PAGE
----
1) Have an Aim. In this case I am using mastering as a final chance to catch any mistakes, trying to sweeten the song slightly and also make sure it is loud enough. I have an aim at all times in the process - even if it's an experimental part, I still know that's what I am doing. At each stage I ask myself "What am I trying to achieve by using this VST? I also take time to get my head in the right place so that I feel creative and motivated to finish the project - Often overlooked but the most important step in my opinion!
2) Final Check and adding fades Automate the master fader (this is after the effects chain) to fade the start and end of the song. Checking - Listen from start to finish without tweaking anything. Listen for : Clicks, pops, cut breaths, clipping, bad edits, resonances (especially in the low mids), consonance, overly harsh "sss" in vocals, is everything perfectly in time etc? The MIX must be good for a good master. Mastering is not a quick fix for a bad mix.
3)Adjusting the tonal balance. This will help it sound good on all systems. Use reference track and compare to professional releases. If you hear that your balance is off you can use subtle EQ or go back to the mix to fix big problems. I like using Tonal Balance Tool to help me get in the right sort of area but I always set the final levels to taste. I am not paid to promote this plugin but Izotope did send me a copy to use without pressure of showing it in videos. The EQ's I like to use are - Custom Series EQ, TR5 EQual, Eiosis Earth for the high pass.
4) Trying any sweetening. Be careful here - we are not trying to FIX a problem, we are simply looking to give it that extra 1%. This could include saturation (Tape or Tube), Gentle stereo widening, Volume automation (macro dynamics), harmonic excitement and Bus compression. I would be very cautious if you are new to these effects, it's best to experiment with them but don't feel pressured to commit to them. In time, this practice will help you master these tools and before long you will feel in control and be able to use them to help your mastering. I demonstrate using the VBC to compress the mix. Many types of compressors can be used and multi band compressors are often used too. The aim here is the change the sound stage, "glue" things together and add some warmth. Immediately I was fooled by an increase in volume but after tweaking some dials it started to work. The threshold was adjusted until I could hear some gentle compression (I can't remember what the screen was reading but I try not to look at the screen. I kept a slow attack so that the snare wasn't being crushed, I adjusted the release to make it quicker so that it was more open and didn't feel heavy. Then I adjusted the High Pass Filter to make sure that the Kick and Bass were not being compressed (turned down). This final step really opened the song back up. Please listen to the compression again and hear how the bass becomes HUGE after I turn the HPF Dial on the right! The reality is that there are not many "go to settings" that work for all mastering situations. It's important to practice and get comfortable with the tools.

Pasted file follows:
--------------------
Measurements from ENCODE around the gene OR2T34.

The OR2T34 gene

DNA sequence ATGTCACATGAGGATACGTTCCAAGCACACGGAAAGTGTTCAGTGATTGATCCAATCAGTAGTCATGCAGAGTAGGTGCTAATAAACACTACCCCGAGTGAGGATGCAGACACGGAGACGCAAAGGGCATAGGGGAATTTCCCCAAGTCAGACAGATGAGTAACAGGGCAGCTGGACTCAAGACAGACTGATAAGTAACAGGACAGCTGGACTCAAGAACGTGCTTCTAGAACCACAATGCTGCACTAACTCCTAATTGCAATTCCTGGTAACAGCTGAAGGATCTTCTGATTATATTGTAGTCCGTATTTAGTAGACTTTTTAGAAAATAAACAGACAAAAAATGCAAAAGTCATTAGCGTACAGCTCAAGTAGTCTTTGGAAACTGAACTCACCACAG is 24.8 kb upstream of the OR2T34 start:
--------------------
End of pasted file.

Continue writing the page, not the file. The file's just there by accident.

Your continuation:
5)LOUDNESS- well sort of.. Mastering for online streaming makes life easier for us these days, we don't need to slam tracks super loud to be heard! When exporting, check what the sites are currently asking for, sometimes these details change but most are asking for a 24 bit Wav file. If you want to release your music after mastering,
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